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"Absolute joke": Hefty pay rise for traffic controllers met with outrage

<p>A new union pay agreement that would see junior labourers and traffic controllers working 36-hour weeks earn $120,000 a year has received mixed reviews. </p> <p>According to reports by the <em>Herald Sun</em>, the Construction, Forestry, Maritime Employees Union (CFMEU) was close to cementing a new pay agreement with the Victorian state government that will see its workers given “at least” a 5 per cent pay rise.</p> <p>The three-year agreement would guarantee that basic labourers and traffic controllers would earn more than $2000 per week plus another $260 a week in travel allowance, equating to 23 per cent more than the average full-time weekly income of $1838.</p> <p>Those working overtime or more than five days per week would earn much more than the $120,000 a year figure, which is for a basic 36-hour week.</p> <p>CFMEU boss John Setka told the publication that the rise was to help workers combat the rising cost of living. </p> <p>“It could be more than 5 per cent,” he said.</p> <p>“Everyone is allowed to increase the cost of everything but we are not allowed to increase wages — fair dinkum? We want a pay rise to keep up with the cost of living and we are not allowed? We are not going to be the sacrificial lambs.”</p> <p>The proposal was met with mixed reactions online, with some people on social media wondering how the labourers were able to make higher wages than those with valuable degrees. </p> <p>“Let me see. Get a tertiary education and become a teacher or a paramedic. Or hold up a pole all day and get paid 50 per cent more. Only in Victoria,” one person wrote.</p> <p>“Visit any of the train crossing removal sites around town and you’ll see dozens of people doing nothing but standing around and looking at their phones, and just a handful doing anything that could be described as work. It’s an absolute joke,” another said.</p> <p>A third added, “Who other than the union thinks it’s realistic for a labourer to earn $120,000 in the same state where a trained doctor earns $83,000 first year post grad and doesn’t get to $120,000 until five years post grad.”</p> <p>Despite the outrage, many came to the defence of workers, saying the pay rise is well overdue. </p> <p>“It’s called traffic control and it is dangerous, hard work,” one X user wrote.</p> <p>“We respect trades in this country do not try to be America about this. Also a field that’s becoming more and more female dominated I’m sure that plays no part in the righteous indignation of men who earn $200,000 a year to say things on radio.”</p> <p>Another said, “I dare anyone talking s**t about this job to do it for a single summer day.”</p> <p><em>Image credits: Getty Images </em></p>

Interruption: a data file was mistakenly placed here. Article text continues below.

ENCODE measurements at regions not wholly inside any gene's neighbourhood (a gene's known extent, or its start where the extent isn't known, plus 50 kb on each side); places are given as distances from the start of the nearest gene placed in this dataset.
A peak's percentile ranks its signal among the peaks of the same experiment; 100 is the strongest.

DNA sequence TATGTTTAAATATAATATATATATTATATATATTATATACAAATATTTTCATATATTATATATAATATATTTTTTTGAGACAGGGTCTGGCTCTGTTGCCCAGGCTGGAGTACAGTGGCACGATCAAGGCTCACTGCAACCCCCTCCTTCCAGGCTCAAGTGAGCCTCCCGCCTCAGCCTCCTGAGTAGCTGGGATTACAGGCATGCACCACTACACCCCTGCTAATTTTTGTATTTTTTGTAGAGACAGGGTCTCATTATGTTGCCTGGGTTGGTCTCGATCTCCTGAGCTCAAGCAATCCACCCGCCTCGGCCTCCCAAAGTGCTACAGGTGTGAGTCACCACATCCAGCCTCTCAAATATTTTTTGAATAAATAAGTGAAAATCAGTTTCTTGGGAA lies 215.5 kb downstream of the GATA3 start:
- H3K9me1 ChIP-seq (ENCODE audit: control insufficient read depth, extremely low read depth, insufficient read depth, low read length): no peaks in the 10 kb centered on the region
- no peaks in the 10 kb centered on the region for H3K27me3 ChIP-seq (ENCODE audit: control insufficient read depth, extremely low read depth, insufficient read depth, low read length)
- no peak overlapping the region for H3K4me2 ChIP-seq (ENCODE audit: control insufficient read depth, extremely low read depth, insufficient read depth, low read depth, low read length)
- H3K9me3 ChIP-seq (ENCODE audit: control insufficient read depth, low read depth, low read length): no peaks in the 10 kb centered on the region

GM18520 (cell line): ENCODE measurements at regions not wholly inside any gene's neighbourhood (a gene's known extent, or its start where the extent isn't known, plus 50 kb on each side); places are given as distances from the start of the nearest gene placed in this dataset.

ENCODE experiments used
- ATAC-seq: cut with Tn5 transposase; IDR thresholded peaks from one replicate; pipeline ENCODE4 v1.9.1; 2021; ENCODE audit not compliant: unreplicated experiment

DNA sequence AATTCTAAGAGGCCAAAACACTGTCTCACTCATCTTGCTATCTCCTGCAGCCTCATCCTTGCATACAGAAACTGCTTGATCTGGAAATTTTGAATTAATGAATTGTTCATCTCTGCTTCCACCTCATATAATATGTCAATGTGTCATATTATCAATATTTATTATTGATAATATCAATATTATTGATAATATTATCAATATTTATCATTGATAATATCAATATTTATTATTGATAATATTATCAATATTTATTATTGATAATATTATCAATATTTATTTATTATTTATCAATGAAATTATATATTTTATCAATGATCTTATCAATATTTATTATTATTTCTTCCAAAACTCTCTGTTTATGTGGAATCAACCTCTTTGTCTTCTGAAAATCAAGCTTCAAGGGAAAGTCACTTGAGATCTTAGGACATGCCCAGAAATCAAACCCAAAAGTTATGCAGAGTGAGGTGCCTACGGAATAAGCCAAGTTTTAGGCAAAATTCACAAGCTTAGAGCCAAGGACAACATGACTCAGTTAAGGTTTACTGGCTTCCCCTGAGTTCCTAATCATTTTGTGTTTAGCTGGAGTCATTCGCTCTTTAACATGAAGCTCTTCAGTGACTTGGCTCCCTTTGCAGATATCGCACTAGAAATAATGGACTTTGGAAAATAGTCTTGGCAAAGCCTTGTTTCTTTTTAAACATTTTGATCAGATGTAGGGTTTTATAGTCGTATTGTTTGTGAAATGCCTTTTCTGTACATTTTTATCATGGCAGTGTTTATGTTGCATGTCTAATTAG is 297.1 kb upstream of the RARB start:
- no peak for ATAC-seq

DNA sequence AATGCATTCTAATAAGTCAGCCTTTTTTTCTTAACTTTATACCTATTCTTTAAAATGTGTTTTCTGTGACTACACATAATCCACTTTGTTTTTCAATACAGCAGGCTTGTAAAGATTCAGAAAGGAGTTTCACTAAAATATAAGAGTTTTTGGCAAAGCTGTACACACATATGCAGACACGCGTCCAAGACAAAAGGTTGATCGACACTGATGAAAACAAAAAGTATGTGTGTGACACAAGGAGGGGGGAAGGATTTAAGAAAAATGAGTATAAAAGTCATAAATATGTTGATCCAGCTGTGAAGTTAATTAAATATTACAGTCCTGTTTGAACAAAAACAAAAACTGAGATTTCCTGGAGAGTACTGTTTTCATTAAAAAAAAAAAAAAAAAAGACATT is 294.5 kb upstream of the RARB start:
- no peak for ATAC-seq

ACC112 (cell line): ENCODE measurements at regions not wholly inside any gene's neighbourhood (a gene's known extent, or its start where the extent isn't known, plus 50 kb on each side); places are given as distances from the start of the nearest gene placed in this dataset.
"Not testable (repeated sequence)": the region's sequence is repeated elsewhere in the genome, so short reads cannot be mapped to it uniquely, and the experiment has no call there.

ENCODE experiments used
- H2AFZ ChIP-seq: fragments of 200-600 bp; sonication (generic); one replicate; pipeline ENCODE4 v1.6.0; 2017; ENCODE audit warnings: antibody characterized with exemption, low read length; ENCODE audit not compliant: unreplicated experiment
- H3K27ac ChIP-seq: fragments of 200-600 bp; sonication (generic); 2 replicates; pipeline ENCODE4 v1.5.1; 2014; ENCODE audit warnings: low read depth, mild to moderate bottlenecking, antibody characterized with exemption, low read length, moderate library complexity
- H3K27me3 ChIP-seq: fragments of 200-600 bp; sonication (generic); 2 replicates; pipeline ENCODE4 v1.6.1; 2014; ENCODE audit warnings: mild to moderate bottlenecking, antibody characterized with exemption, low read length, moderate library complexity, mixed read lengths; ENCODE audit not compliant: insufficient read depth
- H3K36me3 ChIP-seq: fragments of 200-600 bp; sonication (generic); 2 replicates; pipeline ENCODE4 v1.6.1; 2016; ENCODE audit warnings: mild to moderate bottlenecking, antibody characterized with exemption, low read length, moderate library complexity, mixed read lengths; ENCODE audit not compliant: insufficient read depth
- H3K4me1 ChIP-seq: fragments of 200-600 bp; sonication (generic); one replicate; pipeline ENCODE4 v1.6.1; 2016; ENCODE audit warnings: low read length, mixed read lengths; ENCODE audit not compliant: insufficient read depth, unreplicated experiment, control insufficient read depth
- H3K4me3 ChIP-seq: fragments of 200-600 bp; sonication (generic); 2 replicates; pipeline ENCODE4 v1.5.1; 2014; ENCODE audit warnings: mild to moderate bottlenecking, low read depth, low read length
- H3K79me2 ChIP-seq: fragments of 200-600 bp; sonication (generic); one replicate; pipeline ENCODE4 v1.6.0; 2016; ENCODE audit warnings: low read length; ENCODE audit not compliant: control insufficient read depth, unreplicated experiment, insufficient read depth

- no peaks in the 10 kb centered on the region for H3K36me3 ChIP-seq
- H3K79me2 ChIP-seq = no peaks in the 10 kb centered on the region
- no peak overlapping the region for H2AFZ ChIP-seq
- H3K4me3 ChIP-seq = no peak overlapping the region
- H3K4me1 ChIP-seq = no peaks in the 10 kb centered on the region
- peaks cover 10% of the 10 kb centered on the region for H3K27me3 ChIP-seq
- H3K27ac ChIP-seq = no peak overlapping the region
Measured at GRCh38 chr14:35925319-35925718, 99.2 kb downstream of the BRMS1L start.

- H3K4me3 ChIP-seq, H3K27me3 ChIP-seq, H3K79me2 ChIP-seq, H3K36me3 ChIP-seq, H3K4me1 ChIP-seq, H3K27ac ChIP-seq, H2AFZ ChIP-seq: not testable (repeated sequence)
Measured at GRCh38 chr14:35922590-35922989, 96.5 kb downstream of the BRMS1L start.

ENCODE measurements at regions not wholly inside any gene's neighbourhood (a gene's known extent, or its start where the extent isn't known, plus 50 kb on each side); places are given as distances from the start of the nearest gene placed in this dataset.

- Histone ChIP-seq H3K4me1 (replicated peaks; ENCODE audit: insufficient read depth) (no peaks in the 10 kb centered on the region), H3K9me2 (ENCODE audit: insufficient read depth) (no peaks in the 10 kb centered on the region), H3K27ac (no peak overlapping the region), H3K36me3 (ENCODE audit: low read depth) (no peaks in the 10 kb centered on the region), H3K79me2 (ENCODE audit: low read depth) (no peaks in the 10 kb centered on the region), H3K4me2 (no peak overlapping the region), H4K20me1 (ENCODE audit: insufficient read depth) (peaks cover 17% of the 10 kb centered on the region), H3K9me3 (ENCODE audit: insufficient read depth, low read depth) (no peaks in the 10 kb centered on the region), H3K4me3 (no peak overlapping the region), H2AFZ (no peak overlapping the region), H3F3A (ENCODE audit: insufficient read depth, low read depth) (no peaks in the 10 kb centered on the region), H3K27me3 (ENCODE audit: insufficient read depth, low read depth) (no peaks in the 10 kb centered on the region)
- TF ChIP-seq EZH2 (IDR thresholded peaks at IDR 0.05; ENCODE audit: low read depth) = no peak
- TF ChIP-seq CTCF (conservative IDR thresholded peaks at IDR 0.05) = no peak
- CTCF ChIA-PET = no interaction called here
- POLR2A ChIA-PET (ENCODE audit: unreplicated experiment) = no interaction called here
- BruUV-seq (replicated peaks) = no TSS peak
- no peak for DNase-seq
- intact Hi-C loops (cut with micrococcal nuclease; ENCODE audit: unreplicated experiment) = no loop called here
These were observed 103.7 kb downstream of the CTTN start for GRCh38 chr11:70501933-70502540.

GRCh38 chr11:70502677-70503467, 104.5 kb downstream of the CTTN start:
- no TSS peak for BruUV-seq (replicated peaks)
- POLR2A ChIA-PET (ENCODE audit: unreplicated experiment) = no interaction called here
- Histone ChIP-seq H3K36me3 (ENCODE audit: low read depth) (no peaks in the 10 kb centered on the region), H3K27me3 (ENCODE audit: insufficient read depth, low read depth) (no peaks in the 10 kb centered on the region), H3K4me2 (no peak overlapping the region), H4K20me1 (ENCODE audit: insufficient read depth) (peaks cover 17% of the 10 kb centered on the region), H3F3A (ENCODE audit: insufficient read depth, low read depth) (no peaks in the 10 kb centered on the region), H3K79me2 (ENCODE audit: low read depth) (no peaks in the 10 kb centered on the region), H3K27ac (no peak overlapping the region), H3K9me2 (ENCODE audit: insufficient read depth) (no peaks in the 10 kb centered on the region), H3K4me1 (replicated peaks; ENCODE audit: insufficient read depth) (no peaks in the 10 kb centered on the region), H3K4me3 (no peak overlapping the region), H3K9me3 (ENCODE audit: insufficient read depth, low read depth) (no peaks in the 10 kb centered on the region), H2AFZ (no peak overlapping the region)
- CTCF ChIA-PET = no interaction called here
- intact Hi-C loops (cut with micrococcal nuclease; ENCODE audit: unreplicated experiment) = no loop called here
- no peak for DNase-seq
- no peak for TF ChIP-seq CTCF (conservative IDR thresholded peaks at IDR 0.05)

Money & Banking

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Why prices are so high – 8 ways retail pricing algorithms gouge consumers